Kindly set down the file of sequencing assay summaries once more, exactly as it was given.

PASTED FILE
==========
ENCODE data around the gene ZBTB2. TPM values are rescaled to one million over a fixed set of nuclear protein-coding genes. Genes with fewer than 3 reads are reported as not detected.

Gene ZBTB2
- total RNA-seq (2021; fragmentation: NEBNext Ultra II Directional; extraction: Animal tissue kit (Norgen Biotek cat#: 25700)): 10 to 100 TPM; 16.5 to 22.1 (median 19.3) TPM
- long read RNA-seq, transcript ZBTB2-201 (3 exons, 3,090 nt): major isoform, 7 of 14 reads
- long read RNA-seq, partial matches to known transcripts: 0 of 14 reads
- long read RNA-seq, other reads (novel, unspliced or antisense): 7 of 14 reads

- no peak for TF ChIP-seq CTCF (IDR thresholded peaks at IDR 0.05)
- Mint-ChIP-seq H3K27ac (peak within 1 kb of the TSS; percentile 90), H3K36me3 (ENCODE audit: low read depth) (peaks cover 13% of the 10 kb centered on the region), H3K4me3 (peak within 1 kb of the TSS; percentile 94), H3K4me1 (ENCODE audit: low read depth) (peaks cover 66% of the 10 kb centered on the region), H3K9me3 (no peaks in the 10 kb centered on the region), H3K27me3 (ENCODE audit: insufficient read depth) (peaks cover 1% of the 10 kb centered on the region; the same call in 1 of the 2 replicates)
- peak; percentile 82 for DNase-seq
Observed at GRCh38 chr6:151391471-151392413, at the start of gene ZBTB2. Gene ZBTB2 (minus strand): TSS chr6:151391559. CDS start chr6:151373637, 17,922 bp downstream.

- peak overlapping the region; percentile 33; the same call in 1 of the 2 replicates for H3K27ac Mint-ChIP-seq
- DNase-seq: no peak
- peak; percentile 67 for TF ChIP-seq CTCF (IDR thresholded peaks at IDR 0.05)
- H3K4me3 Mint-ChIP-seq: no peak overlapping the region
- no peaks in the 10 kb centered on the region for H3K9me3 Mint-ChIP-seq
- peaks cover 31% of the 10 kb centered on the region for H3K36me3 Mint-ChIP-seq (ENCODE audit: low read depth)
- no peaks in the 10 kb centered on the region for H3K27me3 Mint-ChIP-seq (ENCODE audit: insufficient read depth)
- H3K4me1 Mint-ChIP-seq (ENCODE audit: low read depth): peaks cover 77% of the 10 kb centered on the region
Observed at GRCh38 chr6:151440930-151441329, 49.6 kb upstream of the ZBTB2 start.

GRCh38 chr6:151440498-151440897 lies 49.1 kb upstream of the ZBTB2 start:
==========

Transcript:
ENCODE data around the gene ZBTB2. TPM values are rescaled to one million over a fixed set of nuclear protein-coding genes. Genes with fewer than 3 reads are reported as not detected.

Gene ZBTB2
- total RNA-seq (2021; fragmentation: NEBNext Ultra II Directional; extraction: Animal tissue kit (Norgen Biotek cat#: 25700)): 10 to 100 TPM; 16.5 to 22.1 (median 19.3) TPM
- long read RNA-seq, transcript ZBTB2-201 (3 exons, 3,090 nt): major isoform, 7 of 14 reads
- long read RNA-seq, partial matches to known transcripts: 0 of 14 reads
- long read RNA-seq, other reads (novel, unspliced or antisense): 7 of 14 reads

- no peak for TF ChIP-seq CTCF (IDR thresholded peaks at IDR 0.05)
- Mint-ChIP-seq H3K27ac (peak within 1 kb of the TSS; percentile 90), H3K36me3 (ENCODE audit: low read depth) (peaks cover 13% of the 10 kb centered on the region), H3K4me3 (peak within 1 kb of the TSS; percentile 94), H3K4me1 (ENCODE audit: low read depth) (peaks cover 66% of the 10 kb centered on the region), H3K9me3 (no peaks in the 10 kb centered on the region), H3K27me3 (ENCODE audit: insufficient read depth) (peaks cover 1% of the 10 kb centered on the region; the same call in 1 of the 2 replicates)
- peak; percentile 82 for DNase-seq
Observed at GRCh38 chr6:151391471-151392413, at the start of gene ZBTB2. Gene ZBTB2 (minus strand): TSS chr6:151391559. CDS start chr6:151373637, 17,922 bp downstream.

- peak overlapping the region; percentile 33; the same call in 1 of the 2 replicates for H3K27ac Mint-ChIP-seq
- DNase-seq: no peak
- peak; percentile 67 for TF ChIP-seq CTCF (IDR thresholded peaks at IDR 0.05)
- H3K4me3 Mint-ChIP-seq: no peak overlapping the region
- no peaks in the 10 kb centered on the region for H3K9me3 Mint-ChIP-seq
- peaks cover 31% of the 10 kb centered on the region for H3K36me3 Mint-ChIP-seq (ENCODE audit: low read depth)
- no peaks in the 10 kb centered on the region for H3K27me3 Mint-ChIP-seq (ENCODE audit: insufficient read depth)
- H3K4me1 Mint-ChIP-seq (ENCODE audit: low read depth): peaks cover 77% of the 10 kb centered on the region
Observed at GRCh38 chr6:151440930-151441329, 49.6 kb upstream of the ZBTB2 start.

GRCh38 chr6:151440498-151440897 lies 49.1 kb upstream of the ZBTB2 start: